A Dictionary of the English Language
                        A Digital Edition of the 1755 Classic by Samuel Johnson
        Search Transcribed Entries:

Illiterate

View Scan · View Transcription · from page 1046

View Scan · View Transcription · from page 1046

Illíterate. adj. [illiteratus, Latin.] Unlettered; untaught; unlearned; unenlightened by science.

The duke was illiterate, yet had learned at court to supply his own defects, by the drawing unto him of the best instruments of experience. Wotton.

Th' illiterate writer, empirick like, applies
To minds diseas'd unsafe chance remedies:
The learn'd in schools, where knowledge first began,
Studies with care th' anatomy of man;
Sees virtue, vice, and passions in their cause,
And fame from science, not from fortune draws.
Dryden.

In the first ages of Christianity not only the learned and the wise, but the ignorant and illiterate embraced torments and death. Tillotson's Sermons.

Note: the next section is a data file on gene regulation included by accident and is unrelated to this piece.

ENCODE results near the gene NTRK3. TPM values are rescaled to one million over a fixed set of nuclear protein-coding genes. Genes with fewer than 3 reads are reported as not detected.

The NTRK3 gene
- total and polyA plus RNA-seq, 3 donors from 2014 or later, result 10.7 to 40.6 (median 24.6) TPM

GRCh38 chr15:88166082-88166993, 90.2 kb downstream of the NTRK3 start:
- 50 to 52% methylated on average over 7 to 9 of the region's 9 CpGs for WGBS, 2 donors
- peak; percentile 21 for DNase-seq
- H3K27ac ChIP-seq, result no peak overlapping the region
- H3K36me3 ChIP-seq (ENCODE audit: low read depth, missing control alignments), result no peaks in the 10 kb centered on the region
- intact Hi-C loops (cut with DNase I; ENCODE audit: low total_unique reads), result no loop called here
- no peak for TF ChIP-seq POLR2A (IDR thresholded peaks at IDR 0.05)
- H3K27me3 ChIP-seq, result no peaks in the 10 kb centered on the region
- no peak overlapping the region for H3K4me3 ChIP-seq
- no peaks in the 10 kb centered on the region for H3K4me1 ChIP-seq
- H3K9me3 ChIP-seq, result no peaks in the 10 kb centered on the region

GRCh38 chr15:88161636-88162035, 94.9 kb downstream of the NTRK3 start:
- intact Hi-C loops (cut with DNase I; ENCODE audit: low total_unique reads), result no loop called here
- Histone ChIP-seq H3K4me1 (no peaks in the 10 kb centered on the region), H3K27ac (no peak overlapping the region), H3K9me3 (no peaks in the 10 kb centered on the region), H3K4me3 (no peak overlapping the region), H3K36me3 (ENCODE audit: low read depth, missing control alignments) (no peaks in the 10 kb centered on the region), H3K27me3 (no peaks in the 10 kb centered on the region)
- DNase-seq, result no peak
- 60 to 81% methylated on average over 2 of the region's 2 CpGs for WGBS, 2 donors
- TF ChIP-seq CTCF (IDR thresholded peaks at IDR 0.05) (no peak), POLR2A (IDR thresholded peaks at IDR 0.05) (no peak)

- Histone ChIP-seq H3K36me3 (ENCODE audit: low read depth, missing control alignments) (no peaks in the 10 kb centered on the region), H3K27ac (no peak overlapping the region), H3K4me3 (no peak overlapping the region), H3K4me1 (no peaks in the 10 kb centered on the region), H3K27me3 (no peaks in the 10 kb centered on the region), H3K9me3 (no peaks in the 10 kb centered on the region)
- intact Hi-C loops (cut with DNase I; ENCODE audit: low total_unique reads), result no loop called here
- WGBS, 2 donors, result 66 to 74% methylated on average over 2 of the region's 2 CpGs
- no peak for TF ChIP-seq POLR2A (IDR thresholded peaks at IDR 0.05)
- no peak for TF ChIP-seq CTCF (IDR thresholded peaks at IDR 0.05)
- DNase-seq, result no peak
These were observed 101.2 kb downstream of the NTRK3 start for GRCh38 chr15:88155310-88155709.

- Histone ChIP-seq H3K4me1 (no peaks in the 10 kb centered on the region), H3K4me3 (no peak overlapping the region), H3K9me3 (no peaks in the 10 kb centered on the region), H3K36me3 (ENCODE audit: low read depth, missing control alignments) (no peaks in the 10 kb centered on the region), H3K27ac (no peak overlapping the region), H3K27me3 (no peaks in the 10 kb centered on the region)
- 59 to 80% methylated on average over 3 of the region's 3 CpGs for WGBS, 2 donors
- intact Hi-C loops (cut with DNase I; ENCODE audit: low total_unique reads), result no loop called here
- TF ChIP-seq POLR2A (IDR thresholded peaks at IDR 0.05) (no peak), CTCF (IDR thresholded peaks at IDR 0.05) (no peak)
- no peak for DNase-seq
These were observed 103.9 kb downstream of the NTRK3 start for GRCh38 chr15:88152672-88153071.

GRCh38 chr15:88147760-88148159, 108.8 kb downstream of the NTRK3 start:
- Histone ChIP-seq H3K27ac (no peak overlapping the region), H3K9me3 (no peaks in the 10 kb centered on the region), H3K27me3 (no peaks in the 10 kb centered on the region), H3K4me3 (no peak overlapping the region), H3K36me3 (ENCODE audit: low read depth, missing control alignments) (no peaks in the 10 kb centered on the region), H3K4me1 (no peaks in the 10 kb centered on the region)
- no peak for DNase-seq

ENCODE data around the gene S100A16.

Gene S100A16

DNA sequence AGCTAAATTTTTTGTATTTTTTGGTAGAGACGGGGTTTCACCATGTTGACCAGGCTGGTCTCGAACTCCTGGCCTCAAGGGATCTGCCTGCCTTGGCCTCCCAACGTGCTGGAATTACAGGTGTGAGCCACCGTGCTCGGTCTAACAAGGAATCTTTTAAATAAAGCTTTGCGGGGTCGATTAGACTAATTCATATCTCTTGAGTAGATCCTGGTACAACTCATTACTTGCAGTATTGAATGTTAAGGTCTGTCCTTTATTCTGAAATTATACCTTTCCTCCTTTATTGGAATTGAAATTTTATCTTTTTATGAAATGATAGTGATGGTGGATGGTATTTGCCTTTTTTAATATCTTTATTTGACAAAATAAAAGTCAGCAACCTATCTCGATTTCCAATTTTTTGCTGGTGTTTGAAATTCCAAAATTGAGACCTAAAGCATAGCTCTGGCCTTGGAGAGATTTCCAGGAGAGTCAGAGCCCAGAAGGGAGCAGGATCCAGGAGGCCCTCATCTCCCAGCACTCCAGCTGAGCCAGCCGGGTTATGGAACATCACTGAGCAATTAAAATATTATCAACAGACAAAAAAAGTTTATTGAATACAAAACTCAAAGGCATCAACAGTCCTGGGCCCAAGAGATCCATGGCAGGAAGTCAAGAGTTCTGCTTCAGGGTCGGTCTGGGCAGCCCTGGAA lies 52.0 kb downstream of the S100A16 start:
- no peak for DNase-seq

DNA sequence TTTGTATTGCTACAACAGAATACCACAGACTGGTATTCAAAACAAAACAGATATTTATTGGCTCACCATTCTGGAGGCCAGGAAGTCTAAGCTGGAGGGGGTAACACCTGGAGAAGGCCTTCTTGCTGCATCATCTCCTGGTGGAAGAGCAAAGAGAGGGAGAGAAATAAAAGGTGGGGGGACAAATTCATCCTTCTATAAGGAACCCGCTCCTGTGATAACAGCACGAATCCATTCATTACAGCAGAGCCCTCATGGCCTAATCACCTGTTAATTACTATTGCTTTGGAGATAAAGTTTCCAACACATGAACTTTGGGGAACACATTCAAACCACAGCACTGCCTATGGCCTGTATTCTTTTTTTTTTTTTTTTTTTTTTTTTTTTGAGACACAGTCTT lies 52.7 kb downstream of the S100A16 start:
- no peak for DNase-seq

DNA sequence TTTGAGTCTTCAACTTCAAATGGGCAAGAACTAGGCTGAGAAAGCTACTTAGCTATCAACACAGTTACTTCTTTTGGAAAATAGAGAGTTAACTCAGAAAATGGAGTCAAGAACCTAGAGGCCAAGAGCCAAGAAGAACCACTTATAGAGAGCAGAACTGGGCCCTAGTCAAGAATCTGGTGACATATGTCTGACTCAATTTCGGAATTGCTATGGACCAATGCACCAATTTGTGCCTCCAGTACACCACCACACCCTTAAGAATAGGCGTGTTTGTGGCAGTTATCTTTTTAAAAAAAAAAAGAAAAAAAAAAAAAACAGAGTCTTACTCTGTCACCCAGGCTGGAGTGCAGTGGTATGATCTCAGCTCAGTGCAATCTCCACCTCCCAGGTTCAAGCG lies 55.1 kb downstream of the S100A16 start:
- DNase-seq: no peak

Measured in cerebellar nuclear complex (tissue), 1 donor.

Sources: Dryden, John (788) · Tillotson, John (68) · Wotton, Henry (48)

Attributes: No attributes defined yet for this entry.

Search for this word in: American Heritage · Cambridge · Dictionary.com · The Free Dictionary · Longman · Merriam-Webster · OneLook · Oxford Dictionaries · Vocabulary.com · Wiktionary · Wordnik

Discuss this entry in the forums.

Cite this page: Johnson, Samuel. "Illiterate." A Dictionary of the English Language: A Digital Edition of the 1755 Classic by Samuel Johnson. Edited by Brandi Besalke. Last modified: February 16, 2013. http://johnsonsdictionaryonline.com/?p=14863.


Leave a Reply


Disclaimer:
johnsonsdictionaryonline.com is completely free to use. Johnson's dictionary is in the public domain, but please respect the hours of work put into this site by linking to it or crediting it. This site assumes no liability for its content or for the content of external sites linked to it, and has no warranty or guarantee concerning accuracy or availability.